WASHINGTON — An investigation into how Alaska Native corporations are landing billions in federal contracts found the companies have seen dramatic growth over the past eight years and said the contracting has totaled nearly $24 billion during that period.
The Senate Subcommittee on Contracting Oversight, headed by Sen. Claire McCaskill, D-Mo., released some of its early findings Tuesday, in advance of a July 16 hearing she plans to hold on Native contracting. From 2000 to 2008, only one-fifth of all contracts awarded to Alaska Native corporations were performed in Alaska, McCaskill's committee found.
The total amount of Alaska Native contracting has grown from $508 million in 2000 to $5.2 billion last year, the committee said.
It also found that last year Alaska Native corporations received 19 percent of all federal contracts awarded to small businesses.
Special contracting rules for Native corporations have allowed them to "qualify for large contracts while circumventing the normal competition process," McCaskill's office wrote in its report. About 70 percent of those contracts were awarded through the Department of Defense, which gave Native corporations contracts for security and maintenance at military bases, among other services.
McCaskill's subcommittee asked for and now is studying eight years' worth of internal records covering how much executives are paid, how many employees are Native and other business matters. However, the figures released Tuesday came from public records on contracts.
McCaskill at the July hearing is likely to zero in on rules inserted into federal law years ago by then-Sen. Ted Stevens. Those rules allow Native corporations to be eligible for no-bid federal contracts of any size, unlike other small businesses, which are capped at $5.5 million for contracts under the program. One of the Native corporations under scrutiny, Cook Inlet Region Inc. in Anchorage, said it has never received money from no-bid contracts.
Jana Turvey, vice president of corporate affairs for Afognak Native Corp. in Anchorage, defended the federal program.
"Collectively, ANCs (Alaska Native corporations) serve 130,000 disadvantaged individuals and are responsible for providing entire Native communities economic, social and cultural benefits in perpetuity," she said. "All other 8(a) companies received, combined, 81 percent of prime contract awards and serve their owners approximately 10,000 disadvantaged individuals. In addition, data collected by the Native American Contractors Association in 2007 clearly showed that tribes, Alaska Native corporations, and Native Hawaiian organizations combined garner only 1.2 percent of federal contract dollars, disproportionately smaller than our population.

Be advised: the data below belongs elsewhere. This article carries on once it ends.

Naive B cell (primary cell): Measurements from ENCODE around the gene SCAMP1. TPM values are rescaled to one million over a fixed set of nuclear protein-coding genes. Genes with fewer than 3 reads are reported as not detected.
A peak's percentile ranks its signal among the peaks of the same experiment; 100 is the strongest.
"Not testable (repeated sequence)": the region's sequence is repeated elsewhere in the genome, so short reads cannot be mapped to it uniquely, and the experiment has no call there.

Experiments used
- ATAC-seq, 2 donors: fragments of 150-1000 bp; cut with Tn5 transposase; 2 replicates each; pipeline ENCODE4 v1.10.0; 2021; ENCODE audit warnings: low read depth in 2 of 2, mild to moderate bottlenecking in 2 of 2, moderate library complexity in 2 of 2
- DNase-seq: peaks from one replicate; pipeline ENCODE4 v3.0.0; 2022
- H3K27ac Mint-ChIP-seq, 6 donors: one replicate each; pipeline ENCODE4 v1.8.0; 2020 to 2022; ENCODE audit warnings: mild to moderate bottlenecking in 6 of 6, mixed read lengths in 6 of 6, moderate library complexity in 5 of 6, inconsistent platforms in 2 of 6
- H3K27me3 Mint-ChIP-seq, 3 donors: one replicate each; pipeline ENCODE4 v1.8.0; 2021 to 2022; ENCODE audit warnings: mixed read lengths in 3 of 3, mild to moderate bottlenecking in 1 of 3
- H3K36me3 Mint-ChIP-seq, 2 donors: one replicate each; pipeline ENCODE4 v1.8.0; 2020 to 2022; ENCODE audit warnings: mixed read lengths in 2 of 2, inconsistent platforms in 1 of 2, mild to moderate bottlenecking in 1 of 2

"It is also noteworthy that the subcommittee repeatedly references where ANCs are doing business, with a particular focus on Virginia. We are unaware of any geographic restrictions on Alaska Native corporations, or any other 8(a) companies, where business can be conducted," she said. "In fact, other large companies who are awarded federal contracts outside of the 8(a) program are not restricted to where they can conduct business or perform contracts. It should come as no surprise that ANCs do business in Virginia, as that is where a great deal of federal spending takes place."
Alaska's congressional delegation on Tuesday jumped to the defense of the Native corporations, created by Congress in the 1971 Alaska Native Claims Settlement Act to settle Native claims to ownership of most Alaska land.
"We look forward to telling the entire story during the full hearing," said Sen. Mark Begich, D-Alaska. "It is really inappropriate to release and comment on partial information when all of the facts have not been gathered."
But Alaska's Native corporations have their critics too. A 2006 investigation by the Government Accountability Office recommended the U.S. Small Business Administration tighten its oversight of the contracting, although that report did not suggest changes in federal law or find abuses by Native companies. The SBA's inspector general is auditing the companies' contracting practices, including how much of the revenue reaches Natives as shareholder dividends.
The special rules have allowed big defense contractors to use Native corporations as subcontractors, making it look as though smaller companies are benefiting, said Lloyd Chapman of the California-based American Small Business League, which lobbies Congress for small-business owners seeking fairer contracting rules.
"The Pentagon gets to give contracts to the top defense contractors and report it as a small business," Chapman said.
Sen. Lisa Murkowski, R-Alaska, countered that the criticism is "largely economically motivated" by competitors who've come to believe that "a dollar to an Indian business is a dollar lost to them."
The program has brought "economic opportunity to some of the most poverty-stricken regions of our nation, and provides solid value for our government," said Rep. Don Young, R-Alaska. "I will continue working to ensure that this hearing does not turn into a political witch hunt."